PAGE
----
The App Store is not one thing: it is installation, payments, and customer management; the further Apple gets from iOS, the worse its actions are for users and developers.
Slack lost to Microsoft head-to-head, but has smartly shifted to a horizontal strategy that the vertically-oriented Microsoft can’t match.
Amazon Go is licensing its technology, contrary to my previous prediction. Then Waymo is taking on outside investors which should result in a needed shift in incentives.
Apple Card launched without a website, which suggests something fundamental about Apple’s nature. Then, revisiting a Stratechery article from six years ago.
Apple’s Services Event generally made sense, even if most products weren’t ready to launch. It’s fair to wonder, though, if something important is being lost.
Apple’s Errors don’t preclude the idea that prices are too high; meanwhile, the company is meaningfully pivoting to services, at least in terms of content. Then, Samsung’s pain is Apple’s gain.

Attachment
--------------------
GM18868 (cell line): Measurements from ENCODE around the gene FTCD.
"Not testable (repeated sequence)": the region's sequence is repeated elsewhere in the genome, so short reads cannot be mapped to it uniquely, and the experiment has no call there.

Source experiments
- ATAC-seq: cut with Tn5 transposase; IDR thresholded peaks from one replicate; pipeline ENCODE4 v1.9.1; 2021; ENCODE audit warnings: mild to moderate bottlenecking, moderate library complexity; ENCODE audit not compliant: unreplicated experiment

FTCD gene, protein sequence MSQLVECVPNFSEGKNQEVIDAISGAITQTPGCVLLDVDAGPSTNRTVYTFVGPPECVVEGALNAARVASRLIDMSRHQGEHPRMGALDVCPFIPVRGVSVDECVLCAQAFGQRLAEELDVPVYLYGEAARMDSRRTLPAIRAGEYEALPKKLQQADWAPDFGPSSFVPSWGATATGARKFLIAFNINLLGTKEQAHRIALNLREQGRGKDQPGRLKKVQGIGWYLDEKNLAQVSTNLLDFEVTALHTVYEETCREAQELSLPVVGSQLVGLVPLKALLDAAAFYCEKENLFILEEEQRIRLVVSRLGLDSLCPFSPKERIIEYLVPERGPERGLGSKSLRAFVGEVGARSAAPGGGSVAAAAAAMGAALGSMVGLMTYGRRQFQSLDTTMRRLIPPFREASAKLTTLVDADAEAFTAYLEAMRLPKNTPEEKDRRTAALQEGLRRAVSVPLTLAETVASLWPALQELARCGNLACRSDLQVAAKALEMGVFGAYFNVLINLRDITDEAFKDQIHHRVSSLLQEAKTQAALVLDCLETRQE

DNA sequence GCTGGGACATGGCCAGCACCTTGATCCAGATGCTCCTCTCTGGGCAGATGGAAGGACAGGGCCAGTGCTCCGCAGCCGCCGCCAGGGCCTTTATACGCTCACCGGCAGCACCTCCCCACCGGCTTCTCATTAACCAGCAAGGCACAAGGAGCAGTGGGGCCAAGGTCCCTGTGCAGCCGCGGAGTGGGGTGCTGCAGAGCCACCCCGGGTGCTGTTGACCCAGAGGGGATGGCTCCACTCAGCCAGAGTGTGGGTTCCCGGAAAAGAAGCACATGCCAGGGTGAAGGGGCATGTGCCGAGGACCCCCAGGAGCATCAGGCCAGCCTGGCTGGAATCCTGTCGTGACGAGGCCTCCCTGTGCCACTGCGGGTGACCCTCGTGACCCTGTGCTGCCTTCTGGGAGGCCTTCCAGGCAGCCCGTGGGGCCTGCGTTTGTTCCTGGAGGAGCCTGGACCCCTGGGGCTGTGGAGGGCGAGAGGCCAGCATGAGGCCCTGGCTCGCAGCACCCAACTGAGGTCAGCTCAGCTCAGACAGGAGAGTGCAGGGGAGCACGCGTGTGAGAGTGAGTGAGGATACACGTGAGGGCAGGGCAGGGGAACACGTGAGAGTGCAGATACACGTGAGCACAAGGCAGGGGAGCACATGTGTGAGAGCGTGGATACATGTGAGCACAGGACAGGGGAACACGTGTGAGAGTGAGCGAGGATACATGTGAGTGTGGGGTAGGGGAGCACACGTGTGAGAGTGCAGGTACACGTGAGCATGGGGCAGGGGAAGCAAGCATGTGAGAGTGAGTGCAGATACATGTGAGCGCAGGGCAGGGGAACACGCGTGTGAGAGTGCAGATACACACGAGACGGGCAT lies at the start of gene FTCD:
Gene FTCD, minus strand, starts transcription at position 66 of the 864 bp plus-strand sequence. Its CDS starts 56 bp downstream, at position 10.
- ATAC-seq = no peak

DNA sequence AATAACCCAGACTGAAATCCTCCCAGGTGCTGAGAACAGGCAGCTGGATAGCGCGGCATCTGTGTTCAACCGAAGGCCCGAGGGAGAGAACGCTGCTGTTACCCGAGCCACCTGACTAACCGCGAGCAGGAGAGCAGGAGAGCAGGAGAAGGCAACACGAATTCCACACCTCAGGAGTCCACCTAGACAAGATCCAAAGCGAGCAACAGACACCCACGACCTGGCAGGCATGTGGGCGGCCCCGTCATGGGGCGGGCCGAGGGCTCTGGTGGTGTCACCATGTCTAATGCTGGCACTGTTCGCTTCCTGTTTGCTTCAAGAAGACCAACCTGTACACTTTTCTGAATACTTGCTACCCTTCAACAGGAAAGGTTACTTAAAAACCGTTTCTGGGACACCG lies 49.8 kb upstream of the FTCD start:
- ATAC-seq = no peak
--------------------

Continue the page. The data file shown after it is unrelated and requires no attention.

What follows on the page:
More on Facebook, virtual and augmented reality, and it’s long-term strategic play. Then, Tim Cook gave a remarkable speech on privacy; how much does Apple’s stance matter?
Why is Amazon selling more Alexa devices? More broadly, do the company’s house brands leave it susceptible to an antitrust challenge?
Uber had a good strategy, but its crisis meant Lyft had new life and the strategy was no longer workable. Now the company is pursuing something new, even though it is more complicated.
The AT&T-Time Warner decision that I has set off a chain reaction with an uncertain ending: Comcast and Disney are competing for 21st Century Fox, and AT&T may be getting into digital advertising.